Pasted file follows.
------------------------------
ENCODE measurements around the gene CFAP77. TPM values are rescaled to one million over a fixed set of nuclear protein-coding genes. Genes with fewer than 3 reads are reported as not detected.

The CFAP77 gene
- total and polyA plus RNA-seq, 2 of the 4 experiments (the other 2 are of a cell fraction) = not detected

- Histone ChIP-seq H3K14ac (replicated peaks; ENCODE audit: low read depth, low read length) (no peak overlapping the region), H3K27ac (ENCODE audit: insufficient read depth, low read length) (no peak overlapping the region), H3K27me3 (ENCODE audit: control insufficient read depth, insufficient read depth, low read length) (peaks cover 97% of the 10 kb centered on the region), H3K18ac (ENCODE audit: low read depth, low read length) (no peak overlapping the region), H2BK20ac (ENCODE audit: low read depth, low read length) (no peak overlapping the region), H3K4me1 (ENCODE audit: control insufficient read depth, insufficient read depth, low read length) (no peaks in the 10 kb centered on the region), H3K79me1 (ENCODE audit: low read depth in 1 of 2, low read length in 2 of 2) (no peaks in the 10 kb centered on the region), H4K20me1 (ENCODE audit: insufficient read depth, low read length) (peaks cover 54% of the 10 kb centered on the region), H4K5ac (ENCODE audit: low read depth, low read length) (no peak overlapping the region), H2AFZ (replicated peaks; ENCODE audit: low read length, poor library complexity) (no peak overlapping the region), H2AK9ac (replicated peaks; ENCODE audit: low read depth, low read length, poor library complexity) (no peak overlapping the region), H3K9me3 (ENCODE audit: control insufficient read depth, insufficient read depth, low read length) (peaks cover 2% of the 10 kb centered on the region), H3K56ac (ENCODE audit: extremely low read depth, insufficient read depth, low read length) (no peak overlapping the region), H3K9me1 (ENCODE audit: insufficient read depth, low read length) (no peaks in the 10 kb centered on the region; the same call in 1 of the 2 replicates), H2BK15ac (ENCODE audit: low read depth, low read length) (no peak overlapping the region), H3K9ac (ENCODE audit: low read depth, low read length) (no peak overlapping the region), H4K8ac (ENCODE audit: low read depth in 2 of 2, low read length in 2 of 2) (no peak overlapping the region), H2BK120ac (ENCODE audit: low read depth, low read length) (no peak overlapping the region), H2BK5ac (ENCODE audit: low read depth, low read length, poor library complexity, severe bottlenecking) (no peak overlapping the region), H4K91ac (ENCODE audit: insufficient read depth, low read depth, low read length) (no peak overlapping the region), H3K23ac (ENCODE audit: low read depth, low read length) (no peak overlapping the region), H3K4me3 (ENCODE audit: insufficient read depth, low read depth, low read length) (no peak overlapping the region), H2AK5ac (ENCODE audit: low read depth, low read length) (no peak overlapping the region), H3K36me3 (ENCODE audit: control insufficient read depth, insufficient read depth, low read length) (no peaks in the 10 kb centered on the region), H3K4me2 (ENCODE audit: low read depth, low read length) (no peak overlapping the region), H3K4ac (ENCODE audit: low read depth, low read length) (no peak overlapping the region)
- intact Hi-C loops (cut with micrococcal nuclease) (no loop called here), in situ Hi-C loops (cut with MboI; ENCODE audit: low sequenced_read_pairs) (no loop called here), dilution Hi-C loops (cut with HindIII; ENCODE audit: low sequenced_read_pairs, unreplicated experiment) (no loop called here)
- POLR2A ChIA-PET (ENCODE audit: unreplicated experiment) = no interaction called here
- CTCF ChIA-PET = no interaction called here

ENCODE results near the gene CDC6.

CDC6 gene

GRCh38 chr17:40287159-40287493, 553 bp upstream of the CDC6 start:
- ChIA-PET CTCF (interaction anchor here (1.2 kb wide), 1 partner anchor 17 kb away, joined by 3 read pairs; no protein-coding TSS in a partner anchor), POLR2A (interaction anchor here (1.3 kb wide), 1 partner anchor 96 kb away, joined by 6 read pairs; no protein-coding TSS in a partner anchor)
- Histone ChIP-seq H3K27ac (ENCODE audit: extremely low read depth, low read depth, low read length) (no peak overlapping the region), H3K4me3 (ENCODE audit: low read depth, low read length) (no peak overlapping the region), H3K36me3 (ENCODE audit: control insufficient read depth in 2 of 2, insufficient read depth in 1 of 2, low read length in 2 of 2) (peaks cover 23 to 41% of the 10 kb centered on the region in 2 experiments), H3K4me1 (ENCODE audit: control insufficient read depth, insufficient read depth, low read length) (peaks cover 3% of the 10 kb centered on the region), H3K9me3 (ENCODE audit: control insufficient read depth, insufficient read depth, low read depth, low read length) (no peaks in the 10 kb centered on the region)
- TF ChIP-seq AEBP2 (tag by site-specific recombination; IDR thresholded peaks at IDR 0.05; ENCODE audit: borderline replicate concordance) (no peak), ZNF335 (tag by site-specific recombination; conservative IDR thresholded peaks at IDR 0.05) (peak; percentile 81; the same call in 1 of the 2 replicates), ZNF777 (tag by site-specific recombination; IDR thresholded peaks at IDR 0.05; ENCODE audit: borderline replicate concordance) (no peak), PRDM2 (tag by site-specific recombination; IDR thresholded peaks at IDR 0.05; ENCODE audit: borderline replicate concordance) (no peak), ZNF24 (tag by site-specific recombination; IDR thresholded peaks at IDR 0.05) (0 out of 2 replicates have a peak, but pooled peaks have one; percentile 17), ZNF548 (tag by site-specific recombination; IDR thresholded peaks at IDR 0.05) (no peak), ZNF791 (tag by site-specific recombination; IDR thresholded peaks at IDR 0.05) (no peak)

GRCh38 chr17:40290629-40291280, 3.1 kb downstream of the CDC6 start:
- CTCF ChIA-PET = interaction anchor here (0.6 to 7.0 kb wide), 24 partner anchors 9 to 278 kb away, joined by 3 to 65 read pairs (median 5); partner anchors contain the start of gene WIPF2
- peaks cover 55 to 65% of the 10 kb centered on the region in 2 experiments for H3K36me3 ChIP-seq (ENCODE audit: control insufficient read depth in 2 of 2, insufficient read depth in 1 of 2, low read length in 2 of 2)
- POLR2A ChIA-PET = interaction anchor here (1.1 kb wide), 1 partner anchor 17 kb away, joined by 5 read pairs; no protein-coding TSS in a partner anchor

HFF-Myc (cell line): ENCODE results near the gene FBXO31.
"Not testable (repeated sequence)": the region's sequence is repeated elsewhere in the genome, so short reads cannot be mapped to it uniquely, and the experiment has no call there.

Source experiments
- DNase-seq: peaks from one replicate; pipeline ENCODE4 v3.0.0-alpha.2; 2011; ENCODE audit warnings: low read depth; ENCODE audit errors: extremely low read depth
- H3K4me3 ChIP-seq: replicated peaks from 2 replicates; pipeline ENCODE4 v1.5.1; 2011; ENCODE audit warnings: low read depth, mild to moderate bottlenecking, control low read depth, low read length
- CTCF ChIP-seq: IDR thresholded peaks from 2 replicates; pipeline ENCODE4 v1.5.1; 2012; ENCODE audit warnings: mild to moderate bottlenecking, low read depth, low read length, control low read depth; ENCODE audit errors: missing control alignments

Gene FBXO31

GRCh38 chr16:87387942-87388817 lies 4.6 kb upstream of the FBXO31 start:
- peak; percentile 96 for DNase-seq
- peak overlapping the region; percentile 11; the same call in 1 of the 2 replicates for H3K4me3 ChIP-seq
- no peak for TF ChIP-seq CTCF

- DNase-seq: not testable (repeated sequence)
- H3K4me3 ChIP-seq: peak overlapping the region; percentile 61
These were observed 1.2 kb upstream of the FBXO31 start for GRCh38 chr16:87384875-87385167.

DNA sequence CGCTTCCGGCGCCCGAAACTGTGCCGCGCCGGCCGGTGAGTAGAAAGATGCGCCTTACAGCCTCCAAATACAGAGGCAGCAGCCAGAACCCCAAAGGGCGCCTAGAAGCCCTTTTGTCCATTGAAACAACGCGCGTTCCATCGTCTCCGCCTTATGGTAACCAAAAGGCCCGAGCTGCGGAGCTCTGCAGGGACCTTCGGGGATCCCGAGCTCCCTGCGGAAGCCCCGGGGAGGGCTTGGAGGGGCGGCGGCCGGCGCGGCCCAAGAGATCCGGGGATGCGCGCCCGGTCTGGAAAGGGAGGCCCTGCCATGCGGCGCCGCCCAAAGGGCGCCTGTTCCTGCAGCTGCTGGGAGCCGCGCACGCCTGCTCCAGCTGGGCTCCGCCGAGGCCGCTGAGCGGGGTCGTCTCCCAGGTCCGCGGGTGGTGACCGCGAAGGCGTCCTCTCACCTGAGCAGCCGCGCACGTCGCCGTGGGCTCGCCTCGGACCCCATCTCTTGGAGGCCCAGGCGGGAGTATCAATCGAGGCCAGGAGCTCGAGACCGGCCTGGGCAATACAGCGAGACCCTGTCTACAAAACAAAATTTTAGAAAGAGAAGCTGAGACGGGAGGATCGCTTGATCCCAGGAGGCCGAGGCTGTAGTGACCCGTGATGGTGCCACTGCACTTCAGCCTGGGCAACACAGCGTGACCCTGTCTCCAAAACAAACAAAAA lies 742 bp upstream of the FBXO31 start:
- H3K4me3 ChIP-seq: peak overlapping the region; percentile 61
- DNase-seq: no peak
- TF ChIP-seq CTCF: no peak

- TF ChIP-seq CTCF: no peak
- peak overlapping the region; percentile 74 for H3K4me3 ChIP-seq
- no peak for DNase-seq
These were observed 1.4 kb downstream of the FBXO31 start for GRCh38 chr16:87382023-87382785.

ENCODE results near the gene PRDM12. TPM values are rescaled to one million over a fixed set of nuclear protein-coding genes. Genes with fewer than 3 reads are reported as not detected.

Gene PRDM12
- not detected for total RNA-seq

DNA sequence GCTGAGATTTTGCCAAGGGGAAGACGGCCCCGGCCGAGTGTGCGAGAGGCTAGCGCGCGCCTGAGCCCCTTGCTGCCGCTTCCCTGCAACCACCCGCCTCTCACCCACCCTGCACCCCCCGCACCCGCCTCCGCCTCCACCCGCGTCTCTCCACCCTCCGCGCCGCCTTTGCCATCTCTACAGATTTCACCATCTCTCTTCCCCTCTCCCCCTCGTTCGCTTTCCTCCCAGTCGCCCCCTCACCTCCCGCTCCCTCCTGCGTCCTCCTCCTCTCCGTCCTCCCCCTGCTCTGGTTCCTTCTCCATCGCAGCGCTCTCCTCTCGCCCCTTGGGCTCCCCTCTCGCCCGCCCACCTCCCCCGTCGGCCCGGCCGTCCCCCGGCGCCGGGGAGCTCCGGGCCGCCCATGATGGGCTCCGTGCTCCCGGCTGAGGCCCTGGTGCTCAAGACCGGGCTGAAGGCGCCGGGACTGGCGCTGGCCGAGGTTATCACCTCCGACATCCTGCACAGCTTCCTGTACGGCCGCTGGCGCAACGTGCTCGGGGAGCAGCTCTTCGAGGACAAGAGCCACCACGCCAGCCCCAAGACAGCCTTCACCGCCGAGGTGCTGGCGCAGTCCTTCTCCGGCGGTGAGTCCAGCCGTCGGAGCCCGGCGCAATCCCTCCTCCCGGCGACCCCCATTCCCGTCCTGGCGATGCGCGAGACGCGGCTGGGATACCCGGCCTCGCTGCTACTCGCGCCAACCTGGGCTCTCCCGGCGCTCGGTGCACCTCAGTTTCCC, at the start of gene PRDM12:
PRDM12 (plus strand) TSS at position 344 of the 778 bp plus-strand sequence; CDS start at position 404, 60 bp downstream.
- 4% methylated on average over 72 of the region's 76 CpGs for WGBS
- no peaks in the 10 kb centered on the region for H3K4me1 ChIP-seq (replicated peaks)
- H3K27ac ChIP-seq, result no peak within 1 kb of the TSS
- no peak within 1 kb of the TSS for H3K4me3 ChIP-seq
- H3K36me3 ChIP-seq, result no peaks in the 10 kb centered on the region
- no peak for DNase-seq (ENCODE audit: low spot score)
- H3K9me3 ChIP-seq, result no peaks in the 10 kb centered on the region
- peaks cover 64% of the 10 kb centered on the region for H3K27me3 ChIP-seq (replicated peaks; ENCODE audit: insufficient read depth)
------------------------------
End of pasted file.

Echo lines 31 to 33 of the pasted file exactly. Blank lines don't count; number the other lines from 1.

These were observed 1.2 kb upstream of the FBXO31 start for GRCh38 chr16:87384875-87385167.

DNA sequence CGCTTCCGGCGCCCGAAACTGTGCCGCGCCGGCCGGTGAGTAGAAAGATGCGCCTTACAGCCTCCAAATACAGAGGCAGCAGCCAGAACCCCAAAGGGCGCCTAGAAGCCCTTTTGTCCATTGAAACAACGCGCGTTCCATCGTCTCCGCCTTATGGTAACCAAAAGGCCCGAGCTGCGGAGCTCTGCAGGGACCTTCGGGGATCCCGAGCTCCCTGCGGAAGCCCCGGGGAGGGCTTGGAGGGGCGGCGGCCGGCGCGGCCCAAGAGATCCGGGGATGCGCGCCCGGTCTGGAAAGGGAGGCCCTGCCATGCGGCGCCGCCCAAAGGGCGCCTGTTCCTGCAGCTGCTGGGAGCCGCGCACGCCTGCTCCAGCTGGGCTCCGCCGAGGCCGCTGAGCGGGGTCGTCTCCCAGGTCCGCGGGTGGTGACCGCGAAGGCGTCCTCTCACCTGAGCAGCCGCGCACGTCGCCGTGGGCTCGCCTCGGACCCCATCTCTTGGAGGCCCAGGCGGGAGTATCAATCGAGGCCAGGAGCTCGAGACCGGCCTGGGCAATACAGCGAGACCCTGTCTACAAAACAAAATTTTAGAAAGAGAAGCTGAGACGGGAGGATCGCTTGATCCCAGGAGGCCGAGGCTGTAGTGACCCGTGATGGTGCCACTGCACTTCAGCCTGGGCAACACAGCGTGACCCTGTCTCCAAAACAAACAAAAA lies 742 bp upstream of the FBXO31 start:
- H3K4me3 ChIP-seq: peak overlapping the region; percentile 61